Great Masters of Mexican Folk Art
 Introduction  Clay  Leather  Metal  Paper  Plant Fibers
 Stone  Textiles  Wood  Various
 Introduction  home
Square Pot with Spout

EMILIO MOLINERO HURTADO
Square Pot with Spout, 1996
Clay: Molded, modeled, painted, burnished
Tzintzuntzan, Michoacán
 
 
Vendor and Offering to the Dead

MARTA MORALES NARANJO
Vendor and Offering to the Dead, 1996
Sewn and embroidered cloth
Uruapan, Michoacán
 
 
Miniature Tea Set

PEDRO RUIZ MARTÍNEZ
Miniature Tea Set, 1998
Clay: Molded, punteado, polychromatic, glazed
Capula, Michoacán
Mexico celebrates a rich tradition of arte popular that reaches more than 2,000 years into the Mesoamerican past. Today, in villages, towns, and cities throughout Mexico, indigenous people and Mestizos—people of mixed Native and non-Native heritage—continue to fashion art that expresses their deeply rooted traditions. Ceremonial and profane, parodic and whimsical, their art reflects their communal lives and values.

Great Masters of Mexican Folk Art honors this enduring tradition by displaying more than 500 works of art by 181 of Mexico’s greatest living folk artists. Featuring a panorama of ceramics, leatherwork, textiles, metalwork, sculpture, and other works of art, the exhibition shows that folk art is steeped in the cultures of a diverse Mexican society.

The pieces are divided into nine categories, according to the raw materials from which they were made: clay, wood, stone, textiles, metal, paper, leather, plant fibers, and other materials. As you tour the gallery, remember: behind each object is an artist with a name, an individual who represents a collective tradition that reflects the creative capacity and unending vitality of the Mexican people.


Mexico: Land, People, and Folk Art

Folk art is deeply rooted in the social, economic, and cultural life of Mexico. It is embedded in a deep sense of community and symbolizes the ways of doing, believing, working, and being that Mexicans have developed throughout their history. Understanding folk art begins by appreciating the land and its people.

A part of North America, Mexico is a land of deserts, rain forests, volcanoes, and shores. The country encompasses 800,000 square miles (2 million square kilometers)—nearly three times the size of Texas. Some 61% of Mexico’s 97.5 million people live in urban areas. Greater Mexico City alone has 20 million residents. About 14% of Mexicans live in semi-urban areas. Some 25% live in rural areas, growing corn and wheat on hardscrabble land.

With arid regions to the north, warm and humid areas to the south, and mild or cold areas in the mountainous regions, Mexico is blessed with a diversity of climates, soils, and vegetation that provide an abundance of raw materials used to produce folk art.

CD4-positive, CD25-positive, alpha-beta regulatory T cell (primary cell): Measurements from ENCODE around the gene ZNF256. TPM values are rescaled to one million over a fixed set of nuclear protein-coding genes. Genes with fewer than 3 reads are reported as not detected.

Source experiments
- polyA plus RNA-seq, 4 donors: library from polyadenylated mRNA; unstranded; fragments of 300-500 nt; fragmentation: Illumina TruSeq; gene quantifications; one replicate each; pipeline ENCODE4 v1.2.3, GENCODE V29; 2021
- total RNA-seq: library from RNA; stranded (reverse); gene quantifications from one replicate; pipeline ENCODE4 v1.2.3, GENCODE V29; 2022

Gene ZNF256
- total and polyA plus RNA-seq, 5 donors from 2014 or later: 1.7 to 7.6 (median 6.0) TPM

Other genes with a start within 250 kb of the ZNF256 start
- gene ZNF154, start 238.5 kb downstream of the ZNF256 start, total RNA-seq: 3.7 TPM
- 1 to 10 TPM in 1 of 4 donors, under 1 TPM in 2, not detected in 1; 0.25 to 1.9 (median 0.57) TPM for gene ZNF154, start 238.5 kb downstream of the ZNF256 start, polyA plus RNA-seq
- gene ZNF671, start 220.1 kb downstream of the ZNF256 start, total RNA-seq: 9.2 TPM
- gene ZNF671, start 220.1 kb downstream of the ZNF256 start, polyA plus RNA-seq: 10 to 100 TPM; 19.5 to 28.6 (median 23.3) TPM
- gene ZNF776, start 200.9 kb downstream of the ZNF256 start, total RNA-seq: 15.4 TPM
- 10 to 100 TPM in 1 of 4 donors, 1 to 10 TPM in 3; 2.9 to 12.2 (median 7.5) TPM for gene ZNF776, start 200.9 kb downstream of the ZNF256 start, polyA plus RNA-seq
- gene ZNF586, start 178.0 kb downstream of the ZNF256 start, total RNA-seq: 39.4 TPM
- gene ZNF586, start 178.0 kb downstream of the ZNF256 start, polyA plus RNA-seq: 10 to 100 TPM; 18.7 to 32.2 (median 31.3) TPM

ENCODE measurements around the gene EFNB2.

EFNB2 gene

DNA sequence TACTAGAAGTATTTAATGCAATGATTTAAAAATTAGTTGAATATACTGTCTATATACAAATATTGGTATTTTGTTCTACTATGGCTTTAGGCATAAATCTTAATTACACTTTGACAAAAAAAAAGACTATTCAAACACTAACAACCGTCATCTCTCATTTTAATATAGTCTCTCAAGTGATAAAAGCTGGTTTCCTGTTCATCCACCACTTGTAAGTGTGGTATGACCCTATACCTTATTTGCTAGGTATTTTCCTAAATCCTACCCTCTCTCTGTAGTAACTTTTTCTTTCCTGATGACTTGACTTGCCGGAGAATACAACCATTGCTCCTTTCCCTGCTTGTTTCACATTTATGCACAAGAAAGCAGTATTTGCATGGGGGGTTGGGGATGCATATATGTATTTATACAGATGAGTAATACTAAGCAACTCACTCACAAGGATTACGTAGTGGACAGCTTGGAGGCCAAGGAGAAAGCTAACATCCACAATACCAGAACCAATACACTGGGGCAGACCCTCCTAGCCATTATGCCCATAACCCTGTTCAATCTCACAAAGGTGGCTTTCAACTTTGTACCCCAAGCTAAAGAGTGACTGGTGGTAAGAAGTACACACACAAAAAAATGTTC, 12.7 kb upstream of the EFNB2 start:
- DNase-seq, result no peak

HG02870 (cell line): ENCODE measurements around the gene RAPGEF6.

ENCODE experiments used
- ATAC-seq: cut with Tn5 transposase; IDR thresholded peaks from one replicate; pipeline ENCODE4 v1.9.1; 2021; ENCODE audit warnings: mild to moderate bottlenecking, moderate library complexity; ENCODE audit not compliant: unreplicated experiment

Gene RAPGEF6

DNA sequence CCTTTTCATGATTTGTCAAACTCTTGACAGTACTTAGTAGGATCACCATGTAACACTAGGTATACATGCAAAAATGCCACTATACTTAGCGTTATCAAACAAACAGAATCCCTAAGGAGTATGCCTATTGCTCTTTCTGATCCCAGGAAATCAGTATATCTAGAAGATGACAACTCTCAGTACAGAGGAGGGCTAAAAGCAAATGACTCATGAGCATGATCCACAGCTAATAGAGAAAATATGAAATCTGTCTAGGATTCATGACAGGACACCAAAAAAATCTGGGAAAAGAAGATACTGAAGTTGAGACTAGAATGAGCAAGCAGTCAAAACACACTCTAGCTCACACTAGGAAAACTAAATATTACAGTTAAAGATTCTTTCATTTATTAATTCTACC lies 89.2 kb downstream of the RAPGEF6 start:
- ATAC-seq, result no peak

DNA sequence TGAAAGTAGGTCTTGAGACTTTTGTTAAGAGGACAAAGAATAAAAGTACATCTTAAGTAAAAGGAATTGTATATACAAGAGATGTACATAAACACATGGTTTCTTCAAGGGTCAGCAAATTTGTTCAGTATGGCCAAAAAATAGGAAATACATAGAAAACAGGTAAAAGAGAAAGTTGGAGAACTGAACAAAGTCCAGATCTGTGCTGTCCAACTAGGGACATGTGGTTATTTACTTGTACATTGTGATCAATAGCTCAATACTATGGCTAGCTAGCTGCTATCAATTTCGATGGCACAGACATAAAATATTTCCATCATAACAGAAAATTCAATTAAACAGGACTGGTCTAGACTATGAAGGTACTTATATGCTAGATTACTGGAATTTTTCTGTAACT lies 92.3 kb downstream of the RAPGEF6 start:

Like the land, Mexico’s people are diverse. Indigenous people, who live mainly in the central and southeast areas, number 10.5 million. Divided into 56 separate ethnic groups, they have their own social and cultural identities. Many speak their own languages. Mestizos comprise two-thirds of the population. Together, these diverse peoples provide the creative energy that nourishes folk art today.

Folk art mirrors Mexico’s history. The Olmec, Zapotec, Toltec, Maya, Mixtec, and other indigenous people of ancient Mesoamerica created an array of effigies, vessels, and sculpture that portrayed their world. After Spain conquered Mexico in the 1500s, Spanish settlers brought their own artistic traditions to the New World. Other techniques and aesthetics from Europe and the Muslim world were incorporated during the period of Spanish rule, from 1521 to 1821. Asian motifs also arrived, a by-product of commerce between Spain and the Philippines. These cultural tributaries combined to form the folk art traditions in this exhibition.

Many of today’s great masters work full-time, either at home or in workshops dedicated to producing their art. Some work part-time, making pieces exclusively for community celebrations. All capture in their pieces a spark of genius, an inspired idea or notion. To this they add dexterity, technical mastery, keen aesthetic sensibilities, and versatility. From the selection and processing of raw materials to the addition of finishing decorative touches, the great masters of folk art do it all. The result: singular artistry.